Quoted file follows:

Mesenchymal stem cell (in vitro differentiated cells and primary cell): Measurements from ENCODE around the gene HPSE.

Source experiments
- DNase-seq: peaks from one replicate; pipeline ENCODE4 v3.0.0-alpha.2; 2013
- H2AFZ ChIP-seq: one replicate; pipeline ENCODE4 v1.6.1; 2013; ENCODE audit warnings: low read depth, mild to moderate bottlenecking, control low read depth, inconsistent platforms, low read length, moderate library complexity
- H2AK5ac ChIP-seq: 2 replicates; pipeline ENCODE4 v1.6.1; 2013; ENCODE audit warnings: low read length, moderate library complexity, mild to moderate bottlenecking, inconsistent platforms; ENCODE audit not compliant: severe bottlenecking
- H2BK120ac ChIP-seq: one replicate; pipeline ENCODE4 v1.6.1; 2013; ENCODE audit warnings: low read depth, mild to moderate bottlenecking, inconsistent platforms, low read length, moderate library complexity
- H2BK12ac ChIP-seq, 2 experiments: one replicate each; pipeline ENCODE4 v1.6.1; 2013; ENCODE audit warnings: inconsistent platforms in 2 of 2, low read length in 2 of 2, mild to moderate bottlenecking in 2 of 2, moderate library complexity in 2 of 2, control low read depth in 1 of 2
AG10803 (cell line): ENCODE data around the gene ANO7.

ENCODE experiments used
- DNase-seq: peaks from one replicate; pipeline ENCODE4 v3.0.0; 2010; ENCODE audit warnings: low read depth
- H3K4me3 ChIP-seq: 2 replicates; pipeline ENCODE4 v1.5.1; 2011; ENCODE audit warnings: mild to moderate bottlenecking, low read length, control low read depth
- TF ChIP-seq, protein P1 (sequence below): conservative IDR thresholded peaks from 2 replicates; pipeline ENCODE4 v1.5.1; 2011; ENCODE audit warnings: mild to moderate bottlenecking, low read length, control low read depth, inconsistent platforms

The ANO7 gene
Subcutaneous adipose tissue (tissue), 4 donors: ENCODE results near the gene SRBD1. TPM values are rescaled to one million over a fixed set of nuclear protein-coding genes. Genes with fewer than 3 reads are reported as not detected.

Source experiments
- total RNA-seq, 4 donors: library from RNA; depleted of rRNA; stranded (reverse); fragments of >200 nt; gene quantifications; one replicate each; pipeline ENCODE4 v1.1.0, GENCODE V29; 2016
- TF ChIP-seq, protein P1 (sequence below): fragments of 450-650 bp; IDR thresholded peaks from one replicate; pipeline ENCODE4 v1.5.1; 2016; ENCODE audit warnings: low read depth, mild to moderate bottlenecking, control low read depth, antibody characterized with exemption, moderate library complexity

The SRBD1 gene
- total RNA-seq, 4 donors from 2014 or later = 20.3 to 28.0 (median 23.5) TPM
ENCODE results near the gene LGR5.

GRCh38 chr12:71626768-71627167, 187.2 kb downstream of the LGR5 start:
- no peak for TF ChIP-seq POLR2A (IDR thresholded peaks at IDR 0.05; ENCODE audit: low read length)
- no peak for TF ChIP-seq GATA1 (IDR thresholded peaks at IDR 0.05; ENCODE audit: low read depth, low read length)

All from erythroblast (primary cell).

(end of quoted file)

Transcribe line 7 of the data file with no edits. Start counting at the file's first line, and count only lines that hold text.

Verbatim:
- H2BK12ac ChIP-seq, 2 experiments: one replicate each; pipeline ENCODE4 v1.6.1; 2013; ENCODE audit warnings: inconsistent platforms in 2 of 2, low read length in 2 of 2, mild to moderate bottlenecking in 2 of 2, moderate library complexity in 2 of 2, control low read depth in 1 of 2